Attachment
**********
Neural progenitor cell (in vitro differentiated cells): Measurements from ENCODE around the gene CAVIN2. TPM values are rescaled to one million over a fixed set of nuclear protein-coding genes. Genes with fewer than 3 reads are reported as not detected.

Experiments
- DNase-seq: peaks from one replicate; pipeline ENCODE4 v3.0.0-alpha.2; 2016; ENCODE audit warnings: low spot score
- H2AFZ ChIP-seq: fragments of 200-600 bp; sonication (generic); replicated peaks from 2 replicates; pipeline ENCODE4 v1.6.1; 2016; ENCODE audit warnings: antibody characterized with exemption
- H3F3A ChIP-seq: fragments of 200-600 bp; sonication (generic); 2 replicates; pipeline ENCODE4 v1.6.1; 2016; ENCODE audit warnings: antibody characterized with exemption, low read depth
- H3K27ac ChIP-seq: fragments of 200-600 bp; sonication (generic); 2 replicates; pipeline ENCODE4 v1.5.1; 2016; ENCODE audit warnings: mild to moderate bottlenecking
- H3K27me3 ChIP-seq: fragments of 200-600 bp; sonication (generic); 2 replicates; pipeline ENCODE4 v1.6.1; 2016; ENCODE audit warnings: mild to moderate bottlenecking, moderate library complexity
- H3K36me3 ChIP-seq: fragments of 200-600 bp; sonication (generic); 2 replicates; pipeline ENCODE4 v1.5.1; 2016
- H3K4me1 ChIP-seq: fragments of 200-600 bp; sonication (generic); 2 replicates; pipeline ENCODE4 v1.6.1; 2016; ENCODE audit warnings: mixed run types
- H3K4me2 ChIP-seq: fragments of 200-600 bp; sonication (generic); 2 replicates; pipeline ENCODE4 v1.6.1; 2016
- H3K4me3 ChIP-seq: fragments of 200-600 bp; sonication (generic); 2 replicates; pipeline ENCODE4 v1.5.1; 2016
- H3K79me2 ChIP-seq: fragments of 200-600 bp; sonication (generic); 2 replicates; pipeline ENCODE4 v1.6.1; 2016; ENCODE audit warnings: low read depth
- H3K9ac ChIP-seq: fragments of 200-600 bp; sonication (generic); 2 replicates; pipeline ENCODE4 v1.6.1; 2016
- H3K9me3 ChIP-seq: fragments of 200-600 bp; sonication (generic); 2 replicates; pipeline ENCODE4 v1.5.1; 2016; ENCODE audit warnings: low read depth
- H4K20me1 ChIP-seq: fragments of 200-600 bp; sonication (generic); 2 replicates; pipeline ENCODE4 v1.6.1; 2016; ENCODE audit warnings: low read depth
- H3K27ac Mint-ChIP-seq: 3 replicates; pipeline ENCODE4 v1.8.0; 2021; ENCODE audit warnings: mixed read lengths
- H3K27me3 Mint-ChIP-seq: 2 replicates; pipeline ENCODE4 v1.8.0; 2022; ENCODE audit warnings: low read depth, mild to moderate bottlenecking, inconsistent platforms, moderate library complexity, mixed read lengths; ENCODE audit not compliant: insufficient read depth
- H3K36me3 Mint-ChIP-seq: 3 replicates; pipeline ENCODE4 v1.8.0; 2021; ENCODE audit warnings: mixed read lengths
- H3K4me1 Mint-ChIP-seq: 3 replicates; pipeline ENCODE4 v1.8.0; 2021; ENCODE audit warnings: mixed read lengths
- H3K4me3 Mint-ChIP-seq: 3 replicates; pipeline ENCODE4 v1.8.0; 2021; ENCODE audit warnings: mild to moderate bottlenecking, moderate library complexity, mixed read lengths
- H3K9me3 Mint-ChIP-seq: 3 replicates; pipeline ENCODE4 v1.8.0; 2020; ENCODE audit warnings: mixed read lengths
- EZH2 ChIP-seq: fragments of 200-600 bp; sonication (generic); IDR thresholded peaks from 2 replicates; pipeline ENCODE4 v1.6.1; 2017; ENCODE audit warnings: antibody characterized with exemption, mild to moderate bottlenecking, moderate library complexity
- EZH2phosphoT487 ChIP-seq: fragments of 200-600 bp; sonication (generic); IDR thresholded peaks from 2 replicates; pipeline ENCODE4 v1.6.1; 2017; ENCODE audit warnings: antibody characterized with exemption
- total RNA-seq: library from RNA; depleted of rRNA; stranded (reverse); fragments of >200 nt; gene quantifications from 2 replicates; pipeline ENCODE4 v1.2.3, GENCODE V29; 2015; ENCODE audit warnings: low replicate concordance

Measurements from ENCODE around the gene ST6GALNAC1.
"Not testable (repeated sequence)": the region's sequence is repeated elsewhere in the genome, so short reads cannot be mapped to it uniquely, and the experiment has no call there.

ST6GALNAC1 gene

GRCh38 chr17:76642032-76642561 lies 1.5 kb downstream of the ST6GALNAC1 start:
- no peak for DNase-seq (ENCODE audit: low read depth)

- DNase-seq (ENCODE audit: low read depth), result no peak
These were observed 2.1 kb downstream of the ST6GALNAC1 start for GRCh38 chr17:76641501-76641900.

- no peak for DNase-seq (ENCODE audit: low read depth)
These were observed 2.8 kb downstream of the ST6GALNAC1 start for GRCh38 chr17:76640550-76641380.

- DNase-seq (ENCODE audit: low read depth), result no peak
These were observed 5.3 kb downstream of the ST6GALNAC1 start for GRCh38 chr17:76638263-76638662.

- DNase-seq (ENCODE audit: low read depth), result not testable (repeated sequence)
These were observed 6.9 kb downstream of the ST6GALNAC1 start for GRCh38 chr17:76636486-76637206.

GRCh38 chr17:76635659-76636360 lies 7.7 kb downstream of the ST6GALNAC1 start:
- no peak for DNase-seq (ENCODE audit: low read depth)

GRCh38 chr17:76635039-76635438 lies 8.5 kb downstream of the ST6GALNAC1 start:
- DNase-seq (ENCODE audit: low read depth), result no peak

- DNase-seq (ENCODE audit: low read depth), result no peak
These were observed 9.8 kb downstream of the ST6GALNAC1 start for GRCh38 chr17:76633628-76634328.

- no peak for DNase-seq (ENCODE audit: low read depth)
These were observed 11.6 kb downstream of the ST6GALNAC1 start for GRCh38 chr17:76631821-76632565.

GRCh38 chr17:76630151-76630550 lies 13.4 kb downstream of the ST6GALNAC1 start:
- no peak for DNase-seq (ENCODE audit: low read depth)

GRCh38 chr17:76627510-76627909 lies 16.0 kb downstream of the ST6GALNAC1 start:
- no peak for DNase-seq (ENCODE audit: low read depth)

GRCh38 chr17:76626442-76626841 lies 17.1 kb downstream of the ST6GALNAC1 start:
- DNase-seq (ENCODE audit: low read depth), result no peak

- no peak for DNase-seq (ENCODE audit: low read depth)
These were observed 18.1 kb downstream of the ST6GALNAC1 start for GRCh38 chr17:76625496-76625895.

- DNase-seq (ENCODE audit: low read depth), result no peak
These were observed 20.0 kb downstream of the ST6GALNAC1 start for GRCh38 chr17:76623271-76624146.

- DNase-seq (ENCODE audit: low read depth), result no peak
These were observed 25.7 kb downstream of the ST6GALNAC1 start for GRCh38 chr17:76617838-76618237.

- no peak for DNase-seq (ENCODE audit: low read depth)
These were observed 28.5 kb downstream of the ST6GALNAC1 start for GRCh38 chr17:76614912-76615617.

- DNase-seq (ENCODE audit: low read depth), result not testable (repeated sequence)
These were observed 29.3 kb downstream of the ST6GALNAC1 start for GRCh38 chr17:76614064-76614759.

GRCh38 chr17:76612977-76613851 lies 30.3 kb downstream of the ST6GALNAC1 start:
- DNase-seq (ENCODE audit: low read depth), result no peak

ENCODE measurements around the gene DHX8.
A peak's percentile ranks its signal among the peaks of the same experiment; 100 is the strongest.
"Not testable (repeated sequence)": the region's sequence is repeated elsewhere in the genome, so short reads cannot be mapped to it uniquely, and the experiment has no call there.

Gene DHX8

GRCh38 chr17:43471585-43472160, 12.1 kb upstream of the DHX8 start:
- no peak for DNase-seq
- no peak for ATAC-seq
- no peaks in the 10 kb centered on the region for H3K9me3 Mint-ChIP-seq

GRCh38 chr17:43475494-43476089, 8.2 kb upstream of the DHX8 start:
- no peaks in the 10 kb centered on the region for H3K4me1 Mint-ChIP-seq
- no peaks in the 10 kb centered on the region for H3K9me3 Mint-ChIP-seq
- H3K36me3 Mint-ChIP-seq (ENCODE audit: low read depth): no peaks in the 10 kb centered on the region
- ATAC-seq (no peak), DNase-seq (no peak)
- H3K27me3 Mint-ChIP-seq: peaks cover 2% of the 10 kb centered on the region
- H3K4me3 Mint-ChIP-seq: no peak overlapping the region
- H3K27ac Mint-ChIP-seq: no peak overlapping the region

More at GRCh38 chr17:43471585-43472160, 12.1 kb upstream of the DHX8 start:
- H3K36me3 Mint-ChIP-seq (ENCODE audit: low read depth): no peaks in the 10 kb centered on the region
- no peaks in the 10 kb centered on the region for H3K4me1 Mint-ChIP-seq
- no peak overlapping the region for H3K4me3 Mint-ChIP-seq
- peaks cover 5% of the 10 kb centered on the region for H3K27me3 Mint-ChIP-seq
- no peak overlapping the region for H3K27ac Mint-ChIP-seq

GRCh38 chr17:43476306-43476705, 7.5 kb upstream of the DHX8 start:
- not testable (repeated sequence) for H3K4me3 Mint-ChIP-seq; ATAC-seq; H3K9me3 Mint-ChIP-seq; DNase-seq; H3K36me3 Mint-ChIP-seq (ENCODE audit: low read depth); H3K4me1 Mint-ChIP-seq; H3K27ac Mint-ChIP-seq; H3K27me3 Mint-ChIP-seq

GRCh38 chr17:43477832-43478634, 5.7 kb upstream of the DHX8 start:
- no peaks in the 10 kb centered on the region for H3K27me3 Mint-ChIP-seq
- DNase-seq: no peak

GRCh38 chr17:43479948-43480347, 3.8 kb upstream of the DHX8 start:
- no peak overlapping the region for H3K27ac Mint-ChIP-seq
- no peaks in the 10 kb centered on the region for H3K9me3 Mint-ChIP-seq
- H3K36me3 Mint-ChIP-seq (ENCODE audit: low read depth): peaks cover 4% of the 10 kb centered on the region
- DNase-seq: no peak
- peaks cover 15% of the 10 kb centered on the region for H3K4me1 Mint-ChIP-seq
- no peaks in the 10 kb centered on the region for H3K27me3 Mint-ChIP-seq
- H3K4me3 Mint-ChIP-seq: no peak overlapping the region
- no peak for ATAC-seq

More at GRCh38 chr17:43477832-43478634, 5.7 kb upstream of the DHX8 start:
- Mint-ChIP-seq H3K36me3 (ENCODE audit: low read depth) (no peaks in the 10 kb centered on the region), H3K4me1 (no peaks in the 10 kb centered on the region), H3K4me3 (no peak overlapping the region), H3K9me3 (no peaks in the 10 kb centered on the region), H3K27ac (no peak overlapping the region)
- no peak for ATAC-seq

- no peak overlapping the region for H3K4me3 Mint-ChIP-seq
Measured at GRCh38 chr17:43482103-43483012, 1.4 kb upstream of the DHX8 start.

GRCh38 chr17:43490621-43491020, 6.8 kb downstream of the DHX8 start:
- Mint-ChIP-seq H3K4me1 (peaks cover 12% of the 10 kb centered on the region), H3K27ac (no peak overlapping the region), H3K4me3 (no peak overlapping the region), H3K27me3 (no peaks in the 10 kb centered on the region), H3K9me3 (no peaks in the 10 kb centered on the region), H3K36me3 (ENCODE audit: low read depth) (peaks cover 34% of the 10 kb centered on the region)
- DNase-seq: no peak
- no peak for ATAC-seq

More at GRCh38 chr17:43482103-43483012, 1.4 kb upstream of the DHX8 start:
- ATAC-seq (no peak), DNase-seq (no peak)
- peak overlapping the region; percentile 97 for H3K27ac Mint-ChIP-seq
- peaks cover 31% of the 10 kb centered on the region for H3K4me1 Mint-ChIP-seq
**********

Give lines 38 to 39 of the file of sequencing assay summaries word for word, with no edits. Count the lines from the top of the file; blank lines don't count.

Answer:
GRCh38 chr17:76635659-76636360 lies 7.7 kb downstream of the ST6GALNAC1 start:
- no peak for DNase-seq (ENCODE audit: low read depth)